Convenience Store News

MAR 2017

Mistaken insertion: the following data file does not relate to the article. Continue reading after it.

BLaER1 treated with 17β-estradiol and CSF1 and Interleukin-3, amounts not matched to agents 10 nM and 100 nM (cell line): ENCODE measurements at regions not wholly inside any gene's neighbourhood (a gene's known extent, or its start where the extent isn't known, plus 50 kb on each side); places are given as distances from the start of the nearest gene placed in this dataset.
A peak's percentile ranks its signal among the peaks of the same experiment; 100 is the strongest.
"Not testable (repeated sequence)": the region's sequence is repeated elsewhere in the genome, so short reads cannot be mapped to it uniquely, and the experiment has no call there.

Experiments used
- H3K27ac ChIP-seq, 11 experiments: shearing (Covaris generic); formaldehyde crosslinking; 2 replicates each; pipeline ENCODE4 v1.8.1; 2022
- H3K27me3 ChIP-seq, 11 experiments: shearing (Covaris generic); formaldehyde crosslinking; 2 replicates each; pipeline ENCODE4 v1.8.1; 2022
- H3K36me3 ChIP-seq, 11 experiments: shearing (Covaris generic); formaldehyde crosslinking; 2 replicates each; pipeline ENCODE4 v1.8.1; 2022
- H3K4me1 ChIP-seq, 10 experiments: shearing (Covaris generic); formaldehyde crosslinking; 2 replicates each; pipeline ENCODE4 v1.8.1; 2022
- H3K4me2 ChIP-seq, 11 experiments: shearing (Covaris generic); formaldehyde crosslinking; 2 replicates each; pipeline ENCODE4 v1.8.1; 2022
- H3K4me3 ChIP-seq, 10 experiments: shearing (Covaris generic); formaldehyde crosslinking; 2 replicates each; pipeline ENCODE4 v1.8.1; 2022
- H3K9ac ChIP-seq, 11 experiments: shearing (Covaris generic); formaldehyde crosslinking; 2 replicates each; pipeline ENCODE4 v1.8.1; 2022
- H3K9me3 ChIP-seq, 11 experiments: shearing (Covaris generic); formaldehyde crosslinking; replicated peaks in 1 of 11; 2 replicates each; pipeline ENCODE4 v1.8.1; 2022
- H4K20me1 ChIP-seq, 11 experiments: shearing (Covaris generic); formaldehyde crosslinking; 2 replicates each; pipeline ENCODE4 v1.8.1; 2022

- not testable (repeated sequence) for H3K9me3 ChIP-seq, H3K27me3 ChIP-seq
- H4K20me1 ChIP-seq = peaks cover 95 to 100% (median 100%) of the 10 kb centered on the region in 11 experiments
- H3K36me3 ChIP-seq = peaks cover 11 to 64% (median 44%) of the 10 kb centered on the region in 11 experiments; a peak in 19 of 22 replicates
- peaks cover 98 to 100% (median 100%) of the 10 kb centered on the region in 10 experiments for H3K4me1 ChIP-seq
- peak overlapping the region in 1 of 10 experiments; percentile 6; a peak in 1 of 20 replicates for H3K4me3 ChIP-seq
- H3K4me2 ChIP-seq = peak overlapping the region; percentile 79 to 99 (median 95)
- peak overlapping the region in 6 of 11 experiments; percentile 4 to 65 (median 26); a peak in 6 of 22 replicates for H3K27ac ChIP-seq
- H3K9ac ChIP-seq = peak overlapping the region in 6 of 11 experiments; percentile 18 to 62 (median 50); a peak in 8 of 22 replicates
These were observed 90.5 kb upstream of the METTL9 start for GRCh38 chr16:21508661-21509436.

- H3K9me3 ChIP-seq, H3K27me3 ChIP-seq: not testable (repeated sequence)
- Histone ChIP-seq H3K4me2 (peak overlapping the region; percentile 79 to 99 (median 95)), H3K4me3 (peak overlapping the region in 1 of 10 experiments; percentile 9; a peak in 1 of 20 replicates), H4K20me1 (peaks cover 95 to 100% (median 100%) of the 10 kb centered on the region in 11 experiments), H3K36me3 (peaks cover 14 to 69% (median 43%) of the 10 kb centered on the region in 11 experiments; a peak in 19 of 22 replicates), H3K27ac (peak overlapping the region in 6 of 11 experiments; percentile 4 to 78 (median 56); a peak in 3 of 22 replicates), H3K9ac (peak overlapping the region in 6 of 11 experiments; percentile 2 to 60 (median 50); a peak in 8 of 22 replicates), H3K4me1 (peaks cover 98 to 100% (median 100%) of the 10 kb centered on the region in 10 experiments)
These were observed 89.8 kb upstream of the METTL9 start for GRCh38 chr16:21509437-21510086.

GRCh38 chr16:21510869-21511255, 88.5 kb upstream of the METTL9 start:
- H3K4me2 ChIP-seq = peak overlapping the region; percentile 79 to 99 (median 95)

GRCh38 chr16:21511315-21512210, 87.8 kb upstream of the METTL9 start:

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82 Convenience Store News | MARCH 2017 | WWW.CSNEWS.COM NEW Horizons EXPERT'S VIEW Procter & Gamble, Best Buy and Starbucks. 4. WORK/LIFE PROGRAMS With work/life support in mind, some companies are getting creative, offering programs or classes during lunch hour instead of after work, when childcare is an issue. They are developing programs that benefit families like financial counseling, college coaching, free legal and financial counseling, and free work/ life counseling. Johnson & Johnson, for instance, offers employees access to six on-site daycare facilities, health and life- style coaching, and free college counseling. Others are providing onsite gyms, allowing single moms — and all employees — to get in a destressing workout during the workday. 5. ADVOCATING FOR EMPLOYEE-FRIENDLY POLICIES Legislation like the Family and Medical Leave Act makes life less stressful and more economically stable for parents. In some cases, companies are actively sup- porting and advocating for legislation that helps level the playing field for single working moms, including those that raise wages, protect paid sick days, subsidize childcare and early education, lower college costs, and enable more parents to save for their children's college. If you want single mothers — and all parents — to be successful in the workplace, follow the industry leaders and reconsider your workplace policies, redi- rect resources to family-friendly programs, and advo- cate for change. CSN Nancy Krawczyk is vice president, corporate partnerships and engage- ment, for the Network of Executive Women, Retail and Consumer Goods, a learning and leadership community representing 10,000 members, 950 companies, more than 100 corporate partners and 20 regional groups in the United States and Canada. Learn more at Editor's note: The opinions expressed in this column are the author's and do not necessarily reflect the views of Convenience Store News. 1. PAID LEAVE & FLEX WORK Each year, Working Mother magazine honors the Best Companies for Working Mothers. The benefits these organizations offer continue to improve, helping single moms in the workplace. At the 100 companies recognized last year, including 11 NEW corporate partners, paid leave rose from an average of eight to nine fully paid weeks. Maternity leave at L'Oreal USA is now set at 14 fully paid weeks. More parents are also taking advantage of flexible work arrangements — such as working from home, working four 10-hour days, or job shar- ing — that help employees better juggle family and other commitments. The percentage of the 2016 Best Companies' employees using flextime (80 percent), telecommuting (59 percent) and compressed work schedules (22 per- cent) all saw healthy increases. 2. CHILDCARE ASSISTANCE The average annual cost of childcare in a center is $9,589. At-home care averages a whopping $28,354 per year, according to's Care Index 2016. Fortunately, more companies are responding with childcare options, either on- or offsite. Colgate-Palmolive, for example, offers onsite child - care, and Danone offers an online support resource called CareAdvantage to access backup childcare. 3. EDUCATIONAL SUPPORT The more education a single mom has, the less likely she'll struggle financially. While 51 percent of low- income, single working moms (earning less than twice the federal poverty line) have some education beyond high school, 77 percent of higher-income sin- gle working mothers (making more than 200 percent of the poverty line) do, according to the Population Reference Bureau. The good news is that more com- panies are providing tuition assistance. Among them: If you want single mothers — and all parents — to be successful in the workplace, follow the industry leaders and reconsider your workplace policies, redirect resources to family-friendly programs, and advocate for change.

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